Children with disabilities often face many barriers to play – these can be physical, social, cognitive, etc (Majnemer, 2010). These barriers often are associated with issues in development that cause difficulties in their ability to carry out their daily activities. This is where Occupational Therapists can help! By using a client centred, evidence-based and holistic approach, Occupational Therapists assess the child, in their occupations, within the context of their environment to determine where the difficulties may lie. Then they set goals and collaboratively determine practical solutions to enable the child’s engagement!

To help guide our practice, we use the Person Environment Occupation Model (Law et al., 1996). Here’s an example: A child is having trouble putting on their velcro shoes which in turn is leading to the frustration of not being able to go play outside with his friends as fast as he would like (their occupation). In this case, the Occupational Therapist would work with the child to provide activities to improve his hand and finger strength (the person) as well as search for environmental modifications that could help with the task i.e. providing larger velcro straps (their environment).

Occupational Therapists are always working towards helping to enable independence for children to learn the skills that will lead to increased confidence, self-esteem and overall quality of life!

written by Rachel Tavares Reg.(OT)
BODiWORKS Institute

Thursday, 24 August 2017

The Cumulative Effects in a 'good' program

Adapted Gym Program

The measure of a 'good' program for special needs children is difficult.  Often parents focus more on the perceived initial benefits such as behaviour, enjoyment and improvements seen.  These can be very subjective because each day with a special needs child is not the same as the next...as you already know if you are reading this blog! 

Having personal and professional experience with the latter I know that our 'stress' persists, and clouds what we see to be improvements or NON-improvements.

A 'good' program is often dictated by its realistic goals and intent.  We cannot determine improvements over a short term, as this is not realistic. Nor should we expect them. However the measure of a 'good' program comes with the acknowledgement that this will take awhile and the folks that are leading and assessing my child have the knowledge, experience and the will to pursue the improvements.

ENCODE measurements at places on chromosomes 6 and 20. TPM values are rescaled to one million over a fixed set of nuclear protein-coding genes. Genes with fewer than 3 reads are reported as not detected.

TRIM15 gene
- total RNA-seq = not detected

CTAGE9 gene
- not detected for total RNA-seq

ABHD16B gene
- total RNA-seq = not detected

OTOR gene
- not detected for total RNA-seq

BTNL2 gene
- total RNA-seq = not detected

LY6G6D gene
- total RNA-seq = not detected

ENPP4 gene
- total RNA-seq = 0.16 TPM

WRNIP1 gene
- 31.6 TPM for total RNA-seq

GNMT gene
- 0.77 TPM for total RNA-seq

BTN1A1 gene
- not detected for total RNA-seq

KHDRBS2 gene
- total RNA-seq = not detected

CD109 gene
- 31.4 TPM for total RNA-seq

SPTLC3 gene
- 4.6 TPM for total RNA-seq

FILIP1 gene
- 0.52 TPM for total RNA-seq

The Cumulative Effect (added in amount of time spent doing)  of several years in a program cannot be overlooked. It has been this author's experience that children who remain in a program, best experience the cumulative effects of the ever changing and improving environment from which they are exposed. The professionals that work with them can adapt and change over time to make the necessary developmental adjustments. The Adapted Gym Program for instance is not the same year to year for a singular child and the development and growth, changes. It is very helpful for a child to have  continuance for improvement rather that changing programs constantly.


Tuesday, 16 May 2017

Art Therapy and Autism

Art therapy, has its origin in psychotherapy, thus plays a significant role in the treatment of children and teens diagnosed with ASD. Images and art making is naturally a safe way for children and teens to communicate and relate to the world around them. (Kramer, 1971; Lowenfeld & Brittain, 1964; Meyerowitz-Katz, 2003; Waller, 2006). When this experience is shared and facilitated by a professional art therapist, a meaningful opportunity is provided for the individual to express their psychological needs that often go unaddressed by other forms of therapies (Martin, 2009).  This use of nonverbal expression and the rich experience of utilizing visual modalities to stimulate cognitive, emotional and social development is what sets art therapy a part from similar professions (Gilroy, 2006; Martin, 2009).

Art therapists do not simply assign therapeutic directives; rather, by establishing a trusting relationship, they work jointly with the individual-sensitively guiding the art making to contribute to a positive change in their social behaviour, emotional expression, focus attention, self-regulation, flexibility, problem solving, communication skills, self-awareness and self-esteem (Martin, 2009; Pioch, 2010; Schweizer, 2014).

As Art therapy provides an fundamental avenue for the individual to understand and express their inner thoughts and emotions, it is crucial to consider this form of treatment in order to serve all aspects of the teen or child’s holistic development.